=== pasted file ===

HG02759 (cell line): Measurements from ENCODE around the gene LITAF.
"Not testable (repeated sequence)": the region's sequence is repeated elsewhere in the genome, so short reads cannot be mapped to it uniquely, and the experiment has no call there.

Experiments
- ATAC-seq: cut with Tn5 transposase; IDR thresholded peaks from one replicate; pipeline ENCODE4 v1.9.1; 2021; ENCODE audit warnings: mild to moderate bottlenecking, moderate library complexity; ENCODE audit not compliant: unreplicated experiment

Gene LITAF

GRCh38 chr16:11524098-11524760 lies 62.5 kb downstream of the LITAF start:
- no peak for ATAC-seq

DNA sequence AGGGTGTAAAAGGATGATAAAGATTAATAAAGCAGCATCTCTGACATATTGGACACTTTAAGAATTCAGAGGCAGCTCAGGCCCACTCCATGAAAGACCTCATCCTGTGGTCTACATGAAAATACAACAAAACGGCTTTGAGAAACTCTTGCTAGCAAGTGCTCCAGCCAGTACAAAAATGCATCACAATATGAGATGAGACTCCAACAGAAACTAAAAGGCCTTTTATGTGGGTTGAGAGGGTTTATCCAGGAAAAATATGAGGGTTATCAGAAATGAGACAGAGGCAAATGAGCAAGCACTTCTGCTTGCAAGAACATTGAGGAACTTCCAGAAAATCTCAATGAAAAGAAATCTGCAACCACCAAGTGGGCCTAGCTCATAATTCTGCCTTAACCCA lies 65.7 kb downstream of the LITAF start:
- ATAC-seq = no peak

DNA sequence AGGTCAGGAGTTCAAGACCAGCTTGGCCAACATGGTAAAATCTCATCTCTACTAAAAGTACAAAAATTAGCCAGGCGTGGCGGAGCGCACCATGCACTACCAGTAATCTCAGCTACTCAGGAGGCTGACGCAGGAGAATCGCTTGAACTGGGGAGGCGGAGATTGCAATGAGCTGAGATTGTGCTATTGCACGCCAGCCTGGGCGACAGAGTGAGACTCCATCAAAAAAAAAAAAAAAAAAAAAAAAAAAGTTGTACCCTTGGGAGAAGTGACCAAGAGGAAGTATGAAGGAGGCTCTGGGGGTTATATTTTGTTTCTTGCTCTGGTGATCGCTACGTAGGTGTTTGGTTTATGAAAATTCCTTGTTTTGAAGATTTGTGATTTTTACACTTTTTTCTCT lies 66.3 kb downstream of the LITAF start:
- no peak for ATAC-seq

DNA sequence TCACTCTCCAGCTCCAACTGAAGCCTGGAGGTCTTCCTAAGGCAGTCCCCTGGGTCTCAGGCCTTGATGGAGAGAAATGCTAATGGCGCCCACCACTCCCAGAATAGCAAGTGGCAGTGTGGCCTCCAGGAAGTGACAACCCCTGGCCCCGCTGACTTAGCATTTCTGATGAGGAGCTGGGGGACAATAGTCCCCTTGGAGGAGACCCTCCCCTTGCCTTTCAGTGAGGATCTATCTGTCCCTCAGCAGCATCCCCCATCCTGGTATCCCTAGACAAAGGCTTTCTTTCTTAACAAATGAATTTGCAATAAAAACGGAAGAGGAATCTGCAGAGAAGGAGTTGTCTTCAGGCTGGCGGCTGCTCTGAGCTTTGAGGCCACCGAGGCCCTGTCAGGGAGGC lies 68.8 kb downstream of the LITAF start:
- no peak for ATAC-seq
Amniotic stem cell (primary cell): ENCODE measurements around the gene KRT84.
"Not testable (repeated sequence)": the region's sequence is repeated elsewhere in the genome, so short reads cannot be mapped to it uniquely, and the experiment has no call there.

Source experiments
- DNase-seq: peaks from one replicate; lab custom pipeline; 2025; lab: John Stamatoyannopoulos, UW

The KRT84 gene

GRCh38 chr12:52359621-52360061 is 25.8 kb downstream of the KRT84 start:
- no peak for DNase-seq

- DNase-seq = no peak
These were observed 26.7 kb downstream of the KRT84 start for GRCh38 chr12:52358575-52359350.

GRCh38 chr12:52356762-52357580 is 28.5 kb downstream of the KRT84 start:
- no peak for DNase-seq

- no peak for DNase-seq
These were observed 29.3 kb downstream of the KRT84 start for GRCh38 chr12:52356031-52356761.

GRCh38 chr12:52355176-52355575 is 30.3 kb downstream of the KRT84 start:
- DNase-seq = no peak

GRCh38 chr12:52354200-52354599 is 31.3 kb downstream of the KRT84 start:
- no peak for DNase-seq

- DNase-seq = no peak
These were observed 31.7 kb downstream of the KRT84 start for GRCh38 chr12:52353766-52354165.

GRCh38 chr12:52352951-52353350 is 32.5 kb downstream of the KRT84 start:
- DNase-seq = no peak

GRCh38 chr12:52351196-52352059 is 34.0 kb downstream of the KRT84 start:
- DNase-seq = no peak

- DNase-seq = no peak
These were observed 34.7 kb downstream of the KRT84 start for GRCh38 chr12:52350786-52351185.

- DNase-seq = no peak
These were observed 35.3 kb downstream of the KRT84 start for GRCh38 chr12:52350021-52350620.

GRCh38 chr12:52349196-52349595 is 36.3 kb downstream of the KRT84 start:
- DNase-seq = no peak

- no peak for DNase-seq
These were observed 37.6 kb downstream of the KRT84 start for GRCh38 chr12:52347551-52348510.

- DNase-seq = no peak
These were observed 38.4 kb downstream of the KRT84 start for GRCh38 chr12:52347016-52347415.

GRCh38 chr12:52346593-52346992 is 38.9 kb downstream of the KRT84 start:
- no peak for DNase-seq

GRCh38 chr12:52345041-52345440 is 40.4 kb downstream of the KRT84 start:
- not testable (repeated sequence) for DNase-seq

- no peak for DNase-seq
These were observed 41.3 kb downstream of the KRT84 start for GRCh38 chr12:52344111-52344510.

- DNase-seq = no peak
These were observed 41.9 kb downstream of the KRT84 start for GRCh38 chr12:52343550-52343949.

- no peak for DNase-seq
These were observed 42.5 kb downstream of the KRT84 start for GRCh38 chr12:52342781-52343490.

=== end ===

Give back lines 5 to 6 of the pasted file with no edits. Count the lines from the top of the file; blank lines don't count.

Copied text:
Gene LITAF

GRCh38 chr16:11524098-11524760 lies 62.5 kb downstream of the LITAF start: